THE three states into which China had split were soon split up themselves into even smaller divisions. For three and a half centuries, war raged almost continuously among rival kings. Doubt and confusion were everywhere.
The period between 220 and 589 is called the Six Dynasties era, after six ruling families in a row which used Nanking as their capital. In all those years‚ the memory of the Han Empire never died. Looking back longingly at the peace and order of that time, the people came to think of the Han government as the great model which all rulers should try to copy.
With the country divided, it was easy for the barbarians to invade. During the fourth century, wave after wave of nomads rolled south across the North China Plain, as the Huns were joined by their relatives, the Mongols and the Turks. Riding swift ponies, the invaders mowed down the Chinese foot soldiers with deadly arrows from their crossbows. Huge numbers of Chinese fled-some to Kansu in the northwest and Szechwan in the west, but many more to the lands south of the Yangtze River. The Chinese population of south China doubled, tripled and quadrupled, until it overwhelmed the non-Chinese population. Even in north China the Chinese greatly outnumbered their barbarian conquerors. Due to this and because the Chinese system of government was much better suited than theirs to a country of farmers, the newcomers gradually adopted Chinese ways.
THE SEVEN SAGES
Chinese ways were themselves changing. Just as the rebellions, wars and invasions uprooted millions of people from their settled lives on the land, so they uprooted the beliefs by which these people lived. These beliefs, Confucianism and Taoism, were mainly rules for everyday living. They had worked well enough in orderly Han times, but they no longer seemed to do so in the mixed-up conditions of the Six Dynasties era. People began to look for new answers to the old problems of life.
The Han Empire had supposedly been based on the teachings of Confucius, its fall was a serious blow to Confucianism. Many Confucians became Taoists. Taoism had become very different from the early teachings of Lao-Tse, its founder. The difference was clear to everyone in the rebellions which swept the country toward the end of the Later Han period. The rebels were ardent Taoists, who believed they could make miracles happen by faith. In the Yellow Turbans and the Five-Pecks-of-Rice Band, Taoism became the first organized religion China had ever known.
When Han authority broke down, Taoism Spread to the upper classes, too. A group of educated men formed a Taoist movement called ch’ing-t’an‚ meaning “pure discussions.” Their answer to the serious problems of the time was to ignore them and act as they pleased. The best known philosophers of this school were called the Seven Sages of the Bamboo Grove. These wealthy truth-seekers lived together outside the city of Loyang, discussing philosophy, writing poems, playing music, taking strolls and drinking. One sage expressed his own philosophy by having a servant follow him around with a bottle and a shovel. The bottle was to quench his thirst if he felt dry and the shovel to bury him with if he dropped dead.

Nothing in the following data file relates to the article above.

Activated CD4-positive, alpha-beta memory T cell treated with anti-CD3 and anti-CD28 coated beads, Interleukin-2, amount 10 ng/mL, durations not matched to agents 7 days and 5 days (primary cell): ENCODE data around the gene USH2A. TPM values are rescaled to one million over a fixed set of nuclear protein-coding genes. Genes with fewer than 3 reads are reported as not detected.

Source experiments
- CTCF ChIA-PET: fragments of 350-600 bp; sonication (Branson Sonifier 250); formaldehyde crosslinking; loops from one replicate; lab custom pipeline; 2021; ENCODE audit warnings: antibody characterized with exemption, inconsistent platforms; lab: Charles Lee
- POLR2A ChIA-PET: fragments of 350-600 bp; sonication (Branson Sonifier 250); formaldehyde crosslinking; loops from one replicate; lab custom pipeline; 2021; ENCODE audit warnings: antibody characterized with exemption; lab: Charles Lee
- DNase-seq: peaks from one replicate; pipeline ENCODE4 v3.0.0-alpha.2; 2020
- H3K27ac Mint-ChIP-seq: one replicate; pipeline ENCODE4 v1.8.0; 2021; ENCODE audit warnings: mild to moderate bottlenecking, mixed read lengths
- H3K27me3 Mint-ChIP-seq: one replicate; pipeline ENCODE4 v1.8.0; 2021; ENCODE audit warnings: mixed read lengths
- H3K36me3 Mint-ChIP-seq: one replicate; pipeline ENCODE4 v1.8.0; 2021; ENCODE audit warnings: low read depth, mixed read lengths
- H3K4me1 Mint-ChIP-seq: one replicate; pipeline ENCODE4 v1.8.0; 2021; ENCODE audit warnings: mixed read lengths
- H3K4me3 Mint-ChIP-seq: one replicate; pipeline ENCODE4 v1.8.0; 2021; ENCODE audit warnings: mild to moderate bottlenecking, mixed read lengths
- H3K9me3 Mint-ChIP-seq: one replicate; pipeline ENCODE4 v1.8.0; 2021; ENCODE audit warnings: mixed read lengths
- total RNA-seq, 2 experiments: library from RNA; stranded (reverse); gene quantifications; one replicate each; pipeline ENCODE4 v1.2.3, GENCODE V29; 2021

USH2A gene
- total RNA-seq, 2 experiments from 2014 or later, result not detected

BUDDHISM SWEEPS CHINA
More and more, Taoism borrowed its practices from Buddhism. It is not surprising that Confucians turned to Taoism in the troubled Six Dynasties era, but it is surprising that Buddhism finally became the most popular faith in China. It was far different from the Chinese philosophies. Both Confucianism and Taoism dealt with the problems of living people and neither had much to say about such matters as life after death. Buddhism, on the other hand, was deeply spiritual. It taught that life was painful and that men should seek relief from pain through prayer and meditation. Its goal was not contentment but a state of blissful non-existence called nirvana.
Buddhism did not drive out the Chinese philosophies, however. For even though it was different from them in spirit, its teachings did not necessarily conflict with theirs. A man could be both a Buddhist and a Taoist, or both a Buddhist and a Confucian. Some people, in fact, managed to be all three at once.
From the fourth century on into the eighth, Buddhist ideas dominated Chinese life and civilization. They influenced the way people thought about all sorts of things, from private matters‚ such as how to treat a headache, to questions of public interest, such as the people’ s duties toward their ruler and his duties toward them. Buddhist ideas decided the subjects of books and paintings. Their influence on sculpture was particularly noticeable, as statues of the Buddha sitting cross-legged at his meditations rose throughout the land.